Ohio State breath test can identify COVID-19 in critically ill patients
Technology uses nanosensors to identify, measure specific biomarkers in the breath
Instead of an invasive nasal swab, researchers at The Ohio State University Wexner Medical Center are exploring the use of a unique breath test for the rapid screening of patients for COVID-19.
Results from the initial study in patients, published today in the journal PLOS ONE, found the breath test is highly accurate in identifying COVID-19 infections in critically ill patients.
“The gold standard for diagnosis of COVID-19 is a PCR test that requires an uncomfortable nasal swab and time in a lab to process the sample and obtain the results,” said Dr. Matthew Exline, lead researcher, director of critical care at University Hospital and professor of internal medicine in Ohio State’s College of Medicine. “The breathalyzer test used in our study can detect COVID-19 within seconds.”
COVID-19 infection produces a distinct breath print from the interaction of oxygen, nitric oxide and ammonia in the body. The breath detector device, developed by Pelagia-Irene Gouma, researcher and professor in Ohio State’s departments of Materials Science and Engineering and Mechanical and Aerospace Engineering, and Milutin Stanaćević, associate professor in the Department of Electrical and Computer Engineering at Stony Brook University, can detect the breath print of COVID-19 in exhaled breath within 15 seconds.
“This novel breathalyzer technology uses nanosensors to identify and measure specific biomarkers in the breath,” said Gouma. “This is the first study to demonstrate the use of a nanosensor breathalyzer system to detect a viral infection from exhaled breath prints.”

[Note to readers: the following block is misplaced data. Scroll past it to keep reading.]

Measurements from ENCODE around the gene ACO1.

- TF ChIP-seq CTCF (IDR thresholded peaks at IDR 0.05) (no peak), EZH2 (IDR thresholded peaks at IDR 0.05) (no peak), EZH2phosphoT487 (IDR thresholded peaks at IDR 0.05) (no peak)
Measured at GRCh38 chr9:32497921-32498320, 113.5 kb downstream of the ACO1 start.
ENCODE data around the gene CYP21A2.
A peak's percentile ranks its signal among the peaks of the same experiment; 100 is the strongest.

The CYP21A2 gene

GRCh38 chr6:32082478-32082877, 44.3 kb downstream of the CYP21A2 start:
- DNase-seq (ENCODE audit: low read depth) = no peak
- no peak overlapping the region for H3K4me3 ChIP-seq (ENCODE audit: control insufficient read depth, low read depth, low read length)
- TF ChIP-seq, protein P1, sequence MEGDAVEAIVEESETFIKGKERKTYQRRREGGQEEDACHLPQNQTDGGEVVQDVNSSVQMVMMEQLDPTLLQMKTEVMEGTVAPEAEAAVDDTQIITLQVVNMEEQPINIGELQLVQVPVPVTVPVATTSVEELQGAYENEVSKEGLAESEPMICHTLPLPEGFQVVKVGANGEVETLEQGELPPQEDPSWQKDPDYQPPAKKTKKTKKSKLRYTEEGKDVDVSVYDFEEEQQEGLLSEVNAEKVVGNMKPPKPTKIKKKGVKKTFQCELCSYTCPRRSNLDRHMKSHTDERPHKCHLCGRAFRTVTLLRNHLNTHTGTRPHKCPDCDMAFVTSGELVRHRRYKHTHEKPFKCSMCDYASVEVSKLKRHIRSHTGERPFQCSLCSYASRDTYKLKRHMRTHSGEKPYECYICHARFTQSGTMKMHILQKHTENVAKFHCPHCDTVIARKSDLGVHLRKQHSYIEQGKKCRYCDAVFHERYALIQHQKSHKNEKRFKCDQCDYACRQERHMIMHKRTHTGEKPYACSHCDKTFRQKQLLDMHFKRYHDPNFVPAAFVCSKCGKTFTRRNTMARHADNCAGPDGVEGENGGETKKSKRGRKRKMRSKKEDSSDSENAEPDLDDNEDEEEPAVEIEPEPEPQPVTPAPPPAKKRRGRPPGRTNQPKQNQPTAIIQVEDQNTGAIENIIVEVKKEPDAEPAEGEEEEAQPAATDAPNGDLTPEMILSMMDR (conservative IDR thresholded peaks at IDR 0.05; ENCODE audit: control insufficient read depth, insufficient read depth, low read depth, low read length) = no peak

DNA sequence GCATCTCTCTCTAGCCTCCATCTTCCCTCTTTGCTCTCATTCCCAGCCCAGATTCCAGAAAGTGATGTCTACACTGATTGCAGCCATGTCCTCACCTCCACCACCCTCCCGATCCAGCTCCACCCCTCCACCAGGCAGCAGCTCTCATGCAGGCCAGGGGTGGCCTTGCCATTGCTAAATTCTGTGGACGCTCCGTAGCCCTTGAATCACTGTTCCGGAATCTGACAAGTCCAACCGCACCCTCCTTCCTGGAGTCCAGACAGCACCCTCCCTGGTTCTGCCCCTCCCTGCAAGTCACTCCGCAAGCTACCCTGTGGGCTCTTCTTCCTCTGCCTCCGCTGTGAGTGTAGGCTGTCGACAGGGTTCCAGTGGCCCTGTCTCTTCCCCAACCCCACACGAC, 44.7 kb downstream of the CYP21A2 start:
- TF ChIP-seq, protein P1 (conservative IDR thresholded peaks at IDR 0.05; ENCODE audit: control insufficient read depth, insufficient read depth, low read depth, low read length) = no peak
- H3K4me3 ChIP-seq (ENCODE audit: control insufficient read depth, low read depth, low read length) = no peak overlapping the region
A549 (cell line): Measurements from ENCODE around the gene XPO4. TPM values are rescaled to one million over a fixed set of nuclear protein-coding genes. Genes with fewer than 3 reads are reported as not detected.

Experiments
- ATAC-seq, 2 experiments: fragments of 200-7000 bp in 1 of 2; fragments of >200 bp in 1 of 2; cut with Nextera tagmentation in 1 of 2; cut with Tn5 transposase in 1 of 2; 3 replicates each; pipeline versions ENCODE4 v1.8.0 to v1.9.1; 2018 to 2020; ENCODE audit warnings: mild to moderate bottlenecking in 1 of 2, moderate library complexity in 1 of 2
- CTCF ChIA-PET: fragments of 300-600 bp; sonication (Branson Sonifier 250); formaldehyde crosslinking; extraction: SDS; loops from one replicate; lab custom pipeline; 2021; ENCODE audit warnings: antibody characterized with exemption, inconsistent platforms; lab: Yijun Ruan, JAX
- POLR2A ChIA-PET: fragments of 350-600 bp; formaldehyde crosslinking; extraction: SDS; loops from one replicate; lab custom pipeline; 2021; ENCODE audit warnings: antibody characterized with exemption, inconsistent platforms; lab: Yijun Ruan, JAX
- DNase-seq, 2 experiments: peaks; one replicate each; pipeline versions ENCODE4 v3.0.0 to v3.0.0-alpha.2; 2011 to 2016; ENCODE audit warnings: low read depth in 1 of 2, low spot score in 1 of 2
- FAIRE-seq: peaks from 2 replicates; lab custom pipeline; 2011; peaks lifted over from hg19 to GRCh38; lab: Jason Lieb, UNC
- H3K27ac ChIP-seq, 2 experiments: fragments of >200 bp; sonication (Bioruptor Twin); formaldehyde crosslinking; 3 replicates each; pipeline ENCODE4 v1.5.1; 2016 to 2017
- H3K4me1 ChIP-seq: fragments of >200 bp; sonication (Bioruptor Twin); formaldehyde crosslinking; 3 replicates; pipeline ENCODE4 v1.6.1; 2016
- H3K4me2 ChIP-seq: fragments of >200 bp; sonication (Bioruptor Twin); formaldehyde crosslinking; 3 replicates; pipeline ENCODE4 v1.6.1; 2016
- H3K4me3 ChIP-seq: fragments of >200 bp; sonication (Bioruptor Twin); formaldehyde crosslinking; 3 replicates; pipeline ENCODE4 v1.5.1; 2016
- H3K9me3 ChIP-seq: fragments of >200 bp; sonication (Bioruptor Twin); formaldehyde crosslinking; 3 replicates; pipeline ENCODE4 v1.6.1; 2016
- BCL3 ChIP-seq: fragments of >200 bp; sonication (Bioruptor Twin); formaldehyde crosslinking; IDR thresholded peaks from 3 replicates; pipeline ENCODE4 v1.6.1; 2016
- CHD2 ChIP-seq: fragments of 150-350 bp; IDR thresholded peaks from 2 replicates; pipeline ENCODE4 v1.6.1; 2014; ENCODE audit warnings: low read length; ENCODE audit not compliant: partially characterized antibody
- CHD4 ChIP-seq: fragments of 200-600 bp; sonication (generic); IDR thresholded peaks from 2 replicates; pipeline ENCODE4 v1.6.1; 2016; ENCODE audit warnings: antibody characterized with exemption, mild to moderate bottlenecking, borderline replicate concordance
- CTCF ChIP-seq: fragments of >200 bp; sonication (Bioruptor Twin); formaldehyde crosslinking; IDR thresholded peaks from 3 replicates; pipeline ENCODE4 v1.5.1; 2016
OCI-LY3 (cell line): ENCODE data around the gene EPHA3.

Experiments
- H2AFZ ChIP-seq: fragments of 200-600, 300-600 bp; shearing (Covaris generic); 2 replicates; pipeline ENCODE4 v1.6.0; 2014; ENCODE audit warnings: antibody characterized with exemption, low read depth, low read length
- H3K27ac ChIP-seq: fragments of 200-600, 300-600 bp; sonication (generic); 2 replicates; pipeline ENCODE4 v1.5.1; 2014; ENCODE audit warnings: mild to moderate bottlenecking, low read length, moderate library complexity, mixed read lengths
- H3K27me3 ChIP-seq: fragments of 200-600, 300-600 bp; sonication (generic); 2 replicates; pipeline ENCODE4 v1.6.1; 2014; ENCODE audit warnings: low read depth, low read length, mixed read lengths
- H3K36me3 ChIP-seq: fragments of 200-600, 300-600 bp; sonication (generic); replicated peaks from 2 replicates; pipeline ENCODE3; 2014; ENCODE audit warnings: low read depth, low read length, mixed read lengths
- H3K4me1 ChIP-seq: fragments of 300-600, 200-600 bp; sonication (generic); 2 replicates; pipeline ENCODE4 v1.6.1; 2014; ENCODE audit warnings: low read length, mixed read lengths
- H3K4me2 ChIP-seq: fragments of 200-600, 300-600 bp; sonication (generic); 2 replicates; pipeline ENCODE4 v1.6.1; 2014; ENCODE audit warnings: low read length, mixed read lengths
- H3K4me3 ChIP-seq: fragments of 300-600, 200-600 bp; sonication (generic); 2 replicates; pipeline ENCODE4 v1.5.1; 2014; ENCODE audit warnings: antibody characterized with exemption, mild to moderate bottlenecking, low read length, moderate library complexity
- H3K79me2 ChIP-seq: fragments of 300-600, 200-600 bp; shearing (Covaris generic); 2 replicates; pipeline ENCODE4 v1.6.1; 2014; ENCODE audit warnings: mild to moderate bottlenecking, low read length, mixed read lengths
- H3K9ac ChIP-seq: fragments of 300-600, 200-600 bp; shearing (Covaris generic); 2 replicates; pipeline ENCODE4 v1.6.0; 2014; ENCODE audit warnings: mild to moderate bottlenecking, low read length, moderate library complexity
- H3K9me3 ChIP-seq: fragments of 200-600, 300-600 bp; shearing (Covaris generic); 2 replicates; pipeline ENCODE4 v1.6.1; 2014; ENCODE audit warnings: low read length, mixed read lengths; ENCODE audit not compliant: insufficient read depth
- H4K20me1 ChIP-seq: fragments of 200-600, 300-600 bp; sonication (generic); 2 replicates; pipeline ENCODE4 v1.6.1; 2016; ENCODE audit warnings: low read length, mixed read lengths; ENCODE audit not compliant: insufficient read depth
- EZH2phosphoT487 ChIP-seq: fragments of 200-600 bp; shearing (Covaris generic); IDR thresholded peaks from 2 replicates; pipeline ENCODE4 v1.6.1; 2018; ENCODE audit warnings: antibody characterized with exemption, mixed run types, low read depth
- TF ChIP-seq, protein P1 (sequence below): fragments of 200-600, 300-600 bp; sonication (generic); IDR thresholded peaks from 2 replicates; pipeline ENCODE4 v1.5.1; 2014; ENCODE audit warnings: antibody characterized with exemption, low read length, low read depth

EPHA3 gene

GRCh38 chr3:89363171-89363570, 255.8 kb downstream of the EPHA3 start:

The study followed 46 patients in the intensive care unit with acute respiratory failure that required mechanical ventilation. Half of the patients had an active COVID-19 infection and the remaining half didn’t have COVID-19. All patients had a PCR COVID-19 test when they were admitted to the unit.
Researchers collected exhaled breath bags from the patients on day 1, 3, 7 and 10 of their inpatient stay. The breath bag samples were tested within four hours of sample collection in a lab. The breath print was identified in patients with COVID-19 pneumonia with 88% accuracy upon admission to the ICU.
“PCR tests often miss early COVID-19 infections and results can be positive after the infection has resolved,” Exline said. “However, this noninvasive breath test technology can pick up early COVID-19 infection within 72 hours of the onset of respiratory failure, allowing us to rapidly screen patients in a single step and exclude those without COVID-19 on mechanical ventilation.”
The use of breathalyzer technology to rapidly diagnose patients with respiratory infections has the potential to greatly improve the ability to rapidly screen both patients and asymptomatic people. Future studies will look at the use of this technology for less severe COVID-19 patients and will explore whether other diseases and infections could benefit from it.
The research team has applied to the U.S. Food and Drug Administration for emergency use authorization of the breathalyzer technology.
Andrew S. Bowman, associate professor of veterinary preventive medicine at Ohio State, contributed to this study.